What are some things that board game designers should avoid?
It’s good to avoid thinking about your design for too long before you get it down on paper. Many designers go by the ‘fail faster’ mantra these days, where you get a basic design together quickly so you can start testing and iterating early on. This is really useful because it is rare for the design you have in your head to work exactly as you expected, and it’s only once you begin seeing it in action that you spot its flaws and develop its strengths — this process also prompts new ideas very effectively and gives you important momentum!
One other thing to avoid is making your design too complex. I heard a rule of thumb that your design is twice as complicated as you believe, and of course every additional element makes explaining, testing and iterating the game take longer. This means that starting with a concise design is extremely valuable, as it is much easier to add new features when you really need them than it is to strip them away.
What kind of board game prototypes make you most excited to play?
I most enjoy medium-weight games that create strategic depth within an elegant system, so you can quickly teach the game to new players and get started while everyone is engaged. One of my favourites in this respect is Concordia (published 2013), where players take the role of Roman dynasties building trade networks across the Empire. The card system is really easy to grasp and makes for a lot of tough choices where you can try out different approaches. Giving the player this high level of agency is also really important for me — I don’t enjoy feeling like I’m on rails. When it comes to prototypes, I look for similar qualities in that I want the game to be approachable and relatively quick to learn — always important when you want to recruit testers! — but I’m open to all weights and styles of game and enjoy the variety. Most recently this has included several spatial pattern games that require me to think in unfamiliar ways, like rotating or swapping pieces, and although I feel quite bad at them, it is great to get exposed to new ideas!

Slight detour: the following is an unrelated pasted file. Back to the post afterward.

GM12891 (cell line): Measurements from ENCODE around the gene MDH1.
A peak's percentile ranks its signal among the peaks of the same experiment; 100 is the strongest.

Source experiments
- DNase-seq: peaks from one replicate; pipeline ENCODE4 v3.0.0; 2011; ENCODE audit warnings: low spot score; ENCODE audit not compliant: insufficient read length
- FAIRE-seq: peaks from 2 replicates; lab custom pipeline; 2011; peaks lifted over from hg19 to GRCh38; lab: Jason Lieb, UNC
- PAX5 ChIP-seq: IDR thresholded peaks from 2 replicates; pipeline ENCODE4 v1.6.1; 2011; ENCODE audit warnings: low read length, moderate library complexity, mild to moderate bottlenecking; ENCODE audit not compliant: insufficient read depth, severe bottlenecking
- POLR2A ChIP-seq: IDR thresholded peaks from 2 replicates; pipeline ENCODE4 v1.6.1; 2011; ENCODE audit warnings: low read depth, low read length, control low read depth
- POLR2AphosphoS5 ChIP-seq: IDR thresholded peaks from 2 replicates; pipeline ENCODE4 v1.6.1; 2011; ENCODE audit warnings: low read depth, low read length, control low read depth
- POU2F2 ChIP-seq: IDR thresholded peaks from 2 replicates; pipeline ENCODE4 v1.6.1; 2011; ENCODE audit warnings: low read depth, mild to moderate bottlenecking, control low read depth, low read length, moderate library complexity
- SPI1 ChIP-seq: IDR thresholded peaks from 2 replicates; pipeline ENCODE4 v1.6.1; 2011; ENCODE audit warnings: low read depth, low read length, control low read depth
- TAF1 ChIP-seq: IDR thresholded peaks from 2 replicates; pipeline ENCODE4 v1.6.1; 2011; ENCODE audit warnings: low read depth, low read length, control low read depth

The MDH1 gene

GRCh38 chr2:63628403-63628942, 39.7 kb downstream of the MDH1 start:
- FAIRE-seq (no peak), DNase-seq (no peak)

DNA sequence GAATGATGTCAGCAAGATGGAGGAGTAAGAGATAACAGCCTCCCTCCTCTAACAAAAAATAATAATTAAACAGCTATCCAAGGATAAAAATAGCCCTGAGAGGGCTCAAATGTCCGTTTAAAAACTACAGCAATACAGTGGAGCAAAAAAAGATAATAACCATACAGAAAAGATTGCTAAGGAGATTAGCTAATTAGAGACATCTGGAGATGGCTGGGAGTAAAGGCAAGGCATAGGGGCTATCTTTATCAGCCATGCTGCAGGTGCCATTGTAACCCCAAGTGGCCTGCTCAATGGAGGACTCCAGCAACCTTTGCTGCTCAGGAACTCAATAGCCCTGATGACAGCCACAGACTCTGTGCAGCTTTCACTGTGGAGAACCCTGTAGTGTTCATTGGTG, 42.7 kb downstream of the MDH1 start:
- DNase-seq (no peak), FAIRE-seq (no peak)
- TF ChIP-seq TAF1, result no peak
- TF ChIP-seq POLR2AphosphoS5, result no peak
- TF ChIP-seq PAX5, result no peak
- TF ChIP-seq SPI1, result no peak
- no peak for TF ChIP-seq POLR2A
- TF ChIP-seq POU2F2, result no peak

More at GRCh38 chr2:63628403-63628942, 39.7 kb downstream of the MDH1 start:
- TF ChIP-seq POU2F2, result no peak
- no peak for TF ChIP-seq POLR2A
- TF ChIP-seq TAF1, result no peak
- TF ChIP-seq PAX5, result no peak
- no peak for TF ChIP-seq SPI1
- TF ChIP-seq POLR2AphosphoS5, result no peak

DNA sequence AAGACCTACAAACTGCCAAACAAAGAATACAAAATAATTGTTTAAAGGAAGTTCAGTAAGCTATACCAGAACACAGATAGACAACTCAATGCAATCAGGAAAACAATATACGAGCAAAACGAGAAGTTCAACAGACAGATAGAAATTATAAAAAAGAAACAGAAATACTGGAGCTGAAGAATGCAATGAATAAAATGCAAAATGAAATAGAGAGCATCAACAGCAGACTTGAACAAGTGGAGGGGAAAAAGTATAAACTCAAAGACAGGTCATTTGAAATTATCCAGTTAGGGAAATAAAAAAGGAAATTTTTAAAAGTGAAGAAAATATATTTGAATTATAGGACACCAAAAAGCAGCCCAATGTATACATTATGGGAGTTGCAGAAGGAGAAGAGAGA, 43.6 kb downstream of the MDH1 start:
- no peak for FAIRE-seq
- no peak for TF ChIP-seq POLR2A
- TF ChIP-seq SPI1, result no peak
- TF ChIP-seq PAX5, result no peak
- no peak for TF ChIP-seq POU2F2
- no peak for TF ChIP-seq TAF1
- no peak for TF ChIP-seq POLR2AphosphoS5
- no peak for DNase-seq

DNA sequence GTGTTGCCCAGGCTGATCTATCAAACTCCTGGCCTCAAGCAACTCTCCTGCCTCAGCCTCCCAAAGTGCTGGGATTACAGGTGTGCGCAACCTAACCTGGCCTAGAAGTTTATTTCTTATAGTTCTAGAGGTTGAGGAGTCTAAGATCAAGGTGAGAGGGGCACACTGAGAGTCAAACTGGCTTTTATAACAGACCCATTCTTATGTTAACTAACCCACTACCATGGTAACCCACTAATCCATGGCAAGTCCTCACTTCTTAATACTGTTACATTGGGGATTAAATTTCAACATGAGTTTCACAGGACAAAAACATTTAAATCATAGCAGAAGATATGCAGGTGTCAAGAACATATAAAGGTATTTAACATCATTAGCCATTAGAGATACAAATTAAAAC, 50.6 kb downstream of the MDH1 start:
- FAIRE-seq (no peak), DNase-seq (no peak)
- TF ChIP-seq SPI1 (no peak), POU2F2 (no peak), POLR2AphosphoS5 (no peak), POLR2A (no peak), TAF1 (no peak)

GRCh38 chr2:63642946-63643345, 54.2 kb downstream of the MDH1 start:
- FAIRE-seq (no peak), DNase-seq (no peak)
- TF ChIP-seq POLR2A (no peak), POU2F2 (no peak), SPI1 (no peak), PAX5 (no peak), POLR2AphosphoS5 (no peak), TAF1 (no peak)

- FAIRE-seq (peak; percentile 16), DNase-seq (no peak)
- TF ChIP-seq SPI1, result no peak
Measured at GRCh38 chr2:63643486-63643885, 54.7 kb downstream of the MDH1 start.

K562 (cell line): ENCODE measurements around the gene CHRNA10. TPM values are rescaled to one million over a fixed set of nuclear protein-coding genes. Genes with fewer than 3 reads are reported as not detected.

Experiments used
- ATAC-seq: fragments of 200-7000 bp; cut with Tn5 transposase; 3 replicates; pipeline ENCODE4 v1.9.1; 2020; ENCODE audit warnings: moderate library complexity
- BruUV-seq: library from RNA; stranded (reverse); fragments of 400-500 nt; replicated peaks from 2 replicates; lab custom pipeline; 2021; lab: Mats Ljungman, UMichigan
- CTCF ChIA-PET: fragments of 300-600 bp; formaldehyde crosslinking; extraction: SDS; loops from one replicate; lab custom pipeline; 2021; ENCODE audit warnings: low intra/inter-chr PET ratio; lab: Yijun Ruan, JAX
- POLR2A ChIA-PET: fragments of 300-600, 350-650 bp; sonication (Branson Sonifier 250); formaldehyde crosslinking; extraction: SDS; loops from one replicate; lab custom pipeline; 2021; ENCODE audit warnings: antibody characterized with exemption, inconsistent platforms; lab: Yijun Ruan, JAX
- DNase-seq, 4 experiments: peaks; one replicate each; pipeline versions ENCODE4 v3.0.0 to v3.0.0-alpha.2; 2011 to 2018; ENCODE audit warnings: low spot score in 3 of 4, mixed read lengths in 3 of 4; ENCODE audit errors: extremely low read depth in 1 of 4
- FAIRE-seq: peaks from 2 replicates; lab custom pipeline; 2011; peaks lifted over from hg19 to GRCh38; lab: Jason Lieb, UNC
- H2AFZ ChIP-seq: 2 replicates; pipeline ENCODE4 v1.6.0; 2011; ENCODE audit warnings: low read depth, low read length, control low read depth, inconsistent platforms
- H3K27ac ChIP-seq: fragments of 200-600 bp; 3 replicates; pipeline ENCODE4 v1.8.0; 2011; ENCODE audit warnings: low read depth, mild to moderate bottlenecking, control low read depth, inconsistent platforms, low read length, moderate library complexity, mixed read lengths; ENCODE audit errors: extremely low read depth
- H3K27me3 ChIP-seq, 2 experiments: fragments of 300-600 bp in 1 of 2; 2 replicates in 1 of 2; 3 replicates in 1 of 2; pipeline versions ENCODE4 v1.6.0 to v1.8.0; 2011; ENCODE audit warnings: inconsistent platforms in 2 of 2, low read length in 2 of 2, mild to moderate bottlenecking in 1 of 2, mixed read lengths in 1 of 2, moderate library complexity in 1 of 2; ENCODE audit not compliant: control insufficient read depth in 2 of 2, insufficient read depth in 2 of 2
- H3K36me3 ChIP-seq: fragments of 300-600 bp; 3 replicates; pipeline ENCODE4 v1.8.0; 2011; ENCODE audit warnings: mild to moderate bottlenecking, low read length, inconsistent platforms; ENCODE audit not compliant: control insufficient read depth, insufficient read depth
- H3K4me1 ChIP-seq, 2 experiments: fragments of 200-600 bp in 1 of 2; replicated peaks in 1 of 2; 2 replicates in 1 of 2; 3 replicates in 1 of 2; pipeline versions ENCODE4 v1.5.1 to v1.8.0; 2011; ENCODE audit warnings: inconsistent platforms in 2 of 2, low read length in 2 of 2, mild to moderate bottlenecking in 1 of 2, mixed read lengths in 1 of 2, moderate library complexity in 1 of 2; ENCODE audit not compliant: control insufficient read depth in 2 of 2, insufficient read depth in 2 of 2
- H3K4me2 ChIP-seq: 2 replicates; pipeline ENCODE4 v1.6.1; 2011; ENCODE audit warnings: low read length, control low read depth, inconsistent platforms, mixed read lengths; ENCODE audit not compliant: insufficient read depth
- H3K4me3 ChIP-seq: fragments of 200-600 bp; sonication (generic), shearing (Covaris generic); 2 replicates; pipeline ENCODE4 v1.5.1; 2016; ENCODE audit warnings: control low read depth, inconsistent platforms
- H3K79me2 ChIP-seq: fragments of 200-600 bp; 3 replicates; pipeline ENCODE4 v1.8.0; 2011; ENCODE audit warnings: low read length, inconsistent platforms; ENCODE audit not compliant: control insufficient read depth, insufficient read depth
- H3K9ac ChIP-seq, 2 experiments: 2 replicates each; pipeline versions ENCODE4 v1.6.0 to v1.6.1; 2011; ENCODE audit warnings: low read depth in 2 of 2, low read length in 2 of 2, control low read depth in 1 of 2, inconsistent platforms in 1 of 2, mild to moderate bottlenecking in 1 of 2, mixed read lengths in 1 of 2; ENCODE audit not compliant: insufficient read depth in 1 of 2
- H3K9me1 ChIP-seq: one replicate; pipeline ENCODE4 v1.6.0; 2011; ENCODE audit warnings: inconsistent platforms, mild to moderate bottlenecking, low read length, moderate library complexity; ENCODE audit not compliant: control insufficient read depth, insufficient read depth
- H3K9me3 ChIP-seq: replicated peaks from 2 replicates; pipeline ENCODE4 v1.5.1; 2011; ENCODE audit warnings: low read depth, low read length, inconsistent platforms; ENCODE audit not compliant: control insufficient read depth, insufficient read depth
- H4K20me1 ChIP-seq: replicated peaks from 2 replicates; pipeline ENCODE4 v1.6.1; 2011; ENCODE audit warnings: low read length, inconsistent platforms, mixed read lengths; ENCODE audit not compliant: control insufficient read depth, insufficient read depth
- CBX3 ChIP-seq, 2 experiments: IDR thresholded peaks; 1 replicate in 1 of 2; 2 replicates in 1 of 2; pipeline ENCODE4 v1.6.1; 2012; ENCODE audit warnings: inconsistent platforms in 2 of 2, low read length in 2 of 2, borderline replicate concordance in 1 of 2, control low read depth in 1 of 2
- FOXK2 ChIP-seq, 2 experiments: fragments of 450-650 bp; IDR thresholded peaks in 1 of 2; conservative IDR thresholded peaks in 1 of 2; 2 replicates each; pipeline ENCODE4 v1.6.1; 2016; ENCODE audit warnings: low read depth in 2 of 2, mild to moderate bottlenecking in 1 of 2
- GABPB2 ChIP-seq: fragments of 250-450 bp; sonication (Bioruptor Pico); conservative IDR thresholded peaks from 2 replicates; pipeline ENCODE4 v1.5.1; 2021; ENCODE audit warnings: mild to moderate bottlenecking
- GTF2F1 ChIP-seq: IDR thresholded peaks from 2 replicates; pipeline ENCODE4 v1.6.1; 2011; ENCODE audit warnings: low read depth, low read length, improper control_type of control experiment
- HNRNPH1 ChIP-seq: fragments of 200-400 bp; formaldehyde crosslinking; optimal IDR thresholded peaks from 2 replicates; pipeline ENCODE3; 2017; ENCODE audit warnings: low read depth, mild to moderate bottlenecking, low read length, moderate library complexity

A big thanks to Mark Ellis for sharing his experiences with Vancouver Playtesters. I personally learned a lot while playing with fellow board game enthusiasts. I would recommend board game designers to be a part of groups similar to this because not only do you become more efficient with refining your game, you also become closer with your board game community.
If this board game prototype meetup group interests you, please follow them with the links below.